Authors: Christiane von Reichert*, Geography and RTC: Rural, University of Montana, Rayna Sage, RTC: Rural, University of Montana, Helen E. Berry, Sociology, Social Work & Anthropology, Utah State University
Topics: Disabilities, Population Geography
Keywords: disability, household relations, rural-urban
Session Type: Poster
Start / End Time: 1:10 PM / 2:50 PM
Room: Lincoln 2, Marriott, Exhibition Level
Presentation File: No File Uploaded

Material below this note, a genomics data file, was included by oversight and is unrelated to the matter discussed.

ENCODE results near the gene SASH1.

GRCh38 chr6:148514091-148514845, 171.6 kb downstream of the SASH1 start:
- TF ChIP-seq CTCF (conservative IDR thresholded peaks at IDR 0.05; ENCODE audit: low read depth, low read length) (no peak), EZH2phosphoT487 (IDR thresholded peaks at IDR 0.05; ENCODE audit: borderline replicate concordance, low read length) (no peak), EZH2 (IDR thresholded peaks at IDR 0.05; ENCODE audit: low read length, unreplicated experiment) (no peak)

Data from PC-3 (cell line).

The number of people in America experiencing disability ranges from 40 million (ACS 2015) to over 50 million people (Brault 2012, Courtney-Long et al. 2015). Most people with disability live in households, often sharing the household with members not experiencing a disability. The ACS Public Use Microdata Sample allows for identifying the household context of disability and reveals that 40 million people without disability live in households with one or more other disabled persons (von Reichert 2017), nearly doubling the number of people affected by disability –either of their own or a household member. This household context of disability is rarely recognized, seriously under-explored, and poorly—if at all—understood, therefore raising countless questions about households that are made up of persons with and without disability. What is the age-, gender- and racial make-up of these households, and what are the household relationships? What does this suggest about households as a unit of support and about informal caregiving? Additionally, given that disability rates (of persons) are higher in rural than urban areas, are there geographic dimensions to household disability? The contribution of this research lies in using – with the ACS PUMS -- a sizeable national dataset to highlight disability at the household level and explore the nature and types of households experiencing disability.